TBA:11/Michael Reinsch: Gallery Walk

Michael Reinsch. Gallery Walk. photo: Nathaniel Thayer Moss

Michael Reinsch. Gallery Walk. photo: Nathaniel Thayer Moss. PICA TBA:11

An image comes to mind of a white, ideal space that, more than any single picture, may be the archetypal image of twentieth century art; it clarifies itself through a process of historical inevitability usually attached to the art it contains….

A gallery is constructed along laws as rigorous as those for building a medieval church. The outside world must not come in, so windows are usually sealed off. Walls are painted white. The ceiling becomes the source of light. The wooden floor is polished so that you click along clinically, or carpeted so that you pad soundlessly, resting the feet while the eyes have at the wall.

Brian O’Doherty, “Inside the White Cube”

Why wait for PICA’s Time-Based Art (TBA) Festival 2011 to start before beginning to write about it? The official kick-off may not be until Thursday evening, but things are already Happening! For example, and this was a project that I eagerly anticipated by one of Portland’s own, Michael Reinsch has turned the gallery inside out with his mobile performance/installation “Gallery Walk,” which debuted on First Thursday and continues episodically through the festival. Reinsch performs as a mobile gallery, or a man in a “gallery” costume, walking the streets in a four-sided white box of a costume with cubbies to hold artwork.

The ideal gallery subtracts from the artwork all cues that interfere with the fact that it is “art.” The work is isolated from everything that would detract from its own evaluation of itself. This gives the space a presence possessed by other spaces where conventions are preserved through the repetition of a closed system of values.

Brian O’Doherty, “Inside the White Cube”

There is a rotating series of exhibitions on deck, but that’s a little beside the point. Reinsch follows Brian O’Doherty’s famous series of essays “Inside the White Cube” (quoted above) in critiquing the conventions of the white cube gallery. Reflecting its time, with artists (O’Doherty made art under the pseudonym Patrick Ireland) questioning everything about the production, economics, and exhibition of art while simultaneously seeking to critically broach art-life boundaries, “Inside the White Cube” may have generated a lot of conversation, but the conventions that were being addressed at the time haven’t changed a whit. But 35 years or so after O’Doherty’s essays on the subject were first published in Artforum, Reinsch adds a twist to, or I should say frosting on the cake of, O’Doherty’s critique by adding a soundtrack: as he walks around as the gallery, he’s proclaiming a mash-up of snippets of artist statements, gallery PR, didactics, and whatnot. There’s some artspeak in the monologue, which is what I imagine he’s aiming at, but there are also just funny words around the making, exhibition, and selling of art that by repeating deadpan, he hoists on their own petard(s).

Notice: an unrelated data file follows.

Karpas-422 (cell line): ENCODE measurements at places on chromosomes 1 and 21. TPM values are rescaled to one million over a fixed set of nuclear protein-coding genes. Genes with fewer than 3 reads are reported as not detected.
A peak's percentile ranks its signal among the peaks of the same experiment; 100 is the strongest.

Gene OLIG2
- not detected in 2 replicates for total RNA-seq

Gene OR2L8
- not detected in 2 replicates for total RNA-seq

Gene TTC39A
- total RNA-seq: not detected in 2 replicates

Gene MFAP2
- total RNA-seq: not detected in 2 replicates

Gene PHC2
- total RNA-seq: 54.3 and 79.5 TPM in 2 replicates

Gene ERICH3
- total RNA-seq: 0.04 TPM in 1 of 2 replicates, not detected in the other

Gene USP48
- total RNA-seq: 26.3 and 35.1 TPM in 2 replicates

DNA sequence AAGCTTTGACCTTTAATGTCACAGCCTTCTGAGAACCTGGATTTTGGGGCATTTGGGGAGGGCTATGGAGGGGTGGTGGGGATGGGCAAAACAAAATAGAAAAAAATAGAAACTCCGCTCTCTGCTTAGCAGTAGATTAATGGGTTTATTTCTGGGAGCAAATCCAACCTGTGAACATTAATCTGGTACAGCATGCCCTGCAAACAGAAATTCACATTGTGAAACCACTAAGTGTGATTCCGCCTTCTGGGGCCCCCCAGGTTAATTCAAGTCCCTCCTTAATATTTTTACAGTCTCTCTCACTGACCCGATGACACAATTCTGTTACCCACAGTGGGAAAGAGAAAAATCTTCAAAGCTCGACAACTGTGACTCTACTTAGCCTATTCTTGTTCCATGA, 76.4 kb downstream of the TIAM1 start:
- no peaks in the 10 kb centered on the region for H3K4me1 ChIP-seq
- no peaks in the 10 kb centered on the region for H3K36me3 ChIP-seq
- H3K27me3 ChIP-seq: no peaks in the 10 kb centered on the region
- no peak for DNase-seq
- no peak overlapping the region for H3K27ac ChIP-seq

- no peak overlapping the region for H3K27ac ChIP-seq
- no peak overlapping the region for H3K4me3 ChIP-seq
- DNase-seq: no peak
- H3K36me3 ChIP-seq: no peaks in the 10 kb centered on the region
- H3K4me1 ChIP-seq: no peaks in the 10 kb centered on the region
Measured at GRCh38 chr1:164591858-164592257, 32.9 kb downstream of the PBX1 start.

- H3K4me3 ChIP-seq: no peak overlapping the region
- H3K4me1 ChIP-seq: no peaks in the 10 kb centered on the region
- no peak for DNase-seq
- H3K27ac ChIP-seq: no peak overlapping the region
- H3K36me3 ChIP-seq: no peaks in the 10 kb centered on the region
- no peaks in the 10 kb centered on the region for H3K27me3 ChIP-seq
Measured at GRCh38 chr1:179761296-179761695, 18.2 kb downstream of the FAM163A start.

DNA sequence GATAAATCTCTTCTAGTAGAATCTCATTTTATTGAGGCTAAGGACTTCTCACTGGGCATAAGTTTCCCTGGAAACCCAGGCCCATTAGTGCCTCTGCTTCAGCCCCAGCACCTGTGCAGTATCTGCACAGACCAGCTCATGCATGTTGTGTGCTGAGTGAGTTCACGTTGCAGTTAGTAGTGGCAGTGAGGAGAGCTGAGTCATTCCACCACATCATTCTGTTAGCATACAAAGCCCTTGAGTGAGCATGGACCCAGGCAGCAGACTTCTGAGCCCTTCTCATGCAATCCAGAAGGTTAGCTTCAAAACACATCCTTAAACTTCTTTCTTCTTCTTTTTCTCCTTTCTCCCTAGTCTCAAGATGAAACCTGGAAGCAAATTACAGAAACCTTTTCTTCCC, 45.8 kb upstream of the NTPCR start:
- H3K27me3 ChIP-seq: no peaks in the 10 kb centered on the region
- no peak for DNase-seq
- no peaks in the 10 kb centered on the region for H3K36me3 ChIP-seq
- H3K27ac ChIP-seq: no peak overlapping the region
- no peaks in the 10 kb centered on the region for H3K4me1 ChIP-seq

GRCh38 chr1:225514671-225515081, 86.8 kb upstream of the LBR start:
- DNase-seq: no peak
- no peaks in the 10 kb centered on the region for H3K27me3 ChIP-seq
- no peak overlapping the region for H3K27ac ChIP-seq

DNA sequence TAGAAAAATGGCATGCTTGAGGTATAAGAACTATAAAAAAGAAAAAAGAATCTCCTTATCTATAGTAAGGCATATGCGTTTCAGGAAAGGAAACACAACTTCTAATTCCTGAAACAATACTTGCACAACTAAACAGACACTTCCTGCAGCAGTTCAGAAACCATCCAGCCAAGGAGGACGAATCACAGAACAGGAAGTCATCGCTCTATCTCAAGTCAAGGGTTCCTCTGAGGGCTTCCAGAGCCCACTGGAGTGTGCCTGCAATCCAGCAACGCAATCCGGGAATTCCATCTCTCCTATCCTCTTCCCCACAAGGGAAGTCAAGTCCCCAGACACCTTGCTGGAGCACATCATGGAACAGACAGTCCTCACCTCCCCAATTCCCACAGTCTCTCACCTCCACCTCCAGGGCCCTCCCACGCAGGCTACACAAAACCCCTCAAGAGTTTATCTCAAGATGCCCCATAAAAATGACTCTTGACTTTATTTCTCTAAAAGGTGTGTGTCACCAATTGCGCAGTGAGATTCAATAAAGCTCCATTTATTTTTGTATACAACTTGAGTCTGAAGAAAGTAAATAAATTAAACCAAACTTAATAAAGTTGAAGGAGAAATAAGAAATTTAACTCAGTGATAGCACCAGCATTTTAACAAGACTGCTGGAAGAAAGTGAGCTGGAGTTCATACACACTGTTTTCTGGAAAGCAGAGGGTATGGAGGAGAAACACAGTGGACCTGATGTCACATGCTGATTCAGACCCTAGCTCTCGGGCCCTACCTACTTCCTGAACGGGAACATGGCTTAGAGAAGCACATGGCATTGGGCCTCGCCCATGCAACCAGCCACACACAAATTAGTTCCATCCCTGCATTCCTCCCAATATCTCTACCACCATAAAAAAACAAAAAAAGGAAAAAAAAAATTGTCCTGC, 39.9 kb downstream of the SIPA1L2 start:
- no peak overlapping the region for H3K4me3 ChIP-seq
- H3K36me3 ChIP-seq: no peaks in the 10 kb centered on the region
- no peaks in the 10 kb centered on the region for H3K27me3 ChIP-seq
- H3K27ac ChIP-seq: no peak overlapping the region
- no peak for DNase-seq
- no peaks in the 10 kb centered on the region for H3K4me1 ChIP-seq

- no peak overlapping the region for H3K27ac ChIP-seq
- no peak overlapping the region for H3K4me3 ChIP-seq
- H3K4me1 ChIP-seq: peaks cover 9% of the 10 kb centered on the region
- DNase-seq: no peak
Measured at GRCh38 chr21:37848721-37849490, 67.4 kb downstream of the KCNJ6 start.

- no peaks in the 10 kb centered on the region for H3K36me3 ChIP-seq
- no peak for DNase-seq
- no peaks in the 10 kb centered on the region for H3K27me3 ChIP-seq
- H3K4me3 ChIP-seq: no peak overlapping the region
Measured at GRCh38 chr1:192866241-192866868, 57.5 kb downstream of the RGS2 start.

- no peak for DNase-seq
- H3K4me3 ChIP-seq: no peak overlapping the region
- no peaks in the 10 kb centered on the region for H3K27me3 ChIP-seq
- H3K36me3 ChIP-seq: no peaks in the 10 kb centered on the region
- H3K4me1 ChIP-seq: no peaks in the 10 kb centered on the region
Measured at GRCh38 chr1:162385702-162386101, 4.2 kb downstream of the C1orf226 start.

It’s a strong project. It makes me want to read O’Doherty’s book in which the essays are collected again, Inside the White Cube: The Ideology of the Gallery Space. But the real value is getting the sidewalk viewers thinking about questions like what makes art art (does it need the privileged space of the white cube to be considered as art?), and what creates both monetary and cultural value in art (does putting it in the white cube rather than your garage or alt space increase its perceived value?). These questions were particularly interesting where I happened to see Reinsch: near PNCA, where inside the walls, students are being prepared for lives in art that ideally will take them to exhibiting in white-walled galleries and museums, while outside the walls, artists were displaying their wares art ‘n craft fair-style, selling to the pedestrian traffic on the sidewalk. And of course across town, PICA visual art curator Kristan Kennedy and crew have spent the summer white-boxing Washington High School to host TBA’s visual arts exhibitions. And then there are the questions that a certain viewer will appreciate, including: Are we over institutional critique yet? How about the whole art-life divide thing?

I will say that the first “Gallery Walk” exhibition should probably have been its last. Curated by arguably Portland’s top contemporary visual art curator, Reed College’s Cooley Gallery curator Stephanie Snyder, the exhibition turned the project back in on itself by populating the shelves and cubbies with a mess of what looked like kid’s party detritus, streamers and whatnot, which are the kinds of props that Reinsch has used in other performances. So here was the artist-as-gallery exhibiting an exhibit that reflected on his own process or post-performance mess. Again, it would have been a fantastic détournement AFTER the gallery had exhibited work in a more straightforward manner by other artists. Alas.

Look forward to another exhibition curated by PNCA Feldman Gallery curator Mack McFarland, and exhibitions of work by Katie Dunbar, Wilder Schmalta, Ralph Pugay, Mattew Gruber, Nicole Erko Amagai-Smith, and Craig Wheat. Find Reinsch and “Gallery Walk” Monday, September 12, Wednesday, September 14, and Thursday, September 29 from 6-9 PM setting out from Washington High School.

Michael Reinsch. Gallery Walk Time-Based Art Festival, PICA Photo by Tony Box Courtesy of Portland Institute for Contemporary Art.

Michael Reinsch. Gallery Walk. Time-Based Art Festival, PICA. photo: Tony Box Courtesy of Portland Institute for Contemporary Art.

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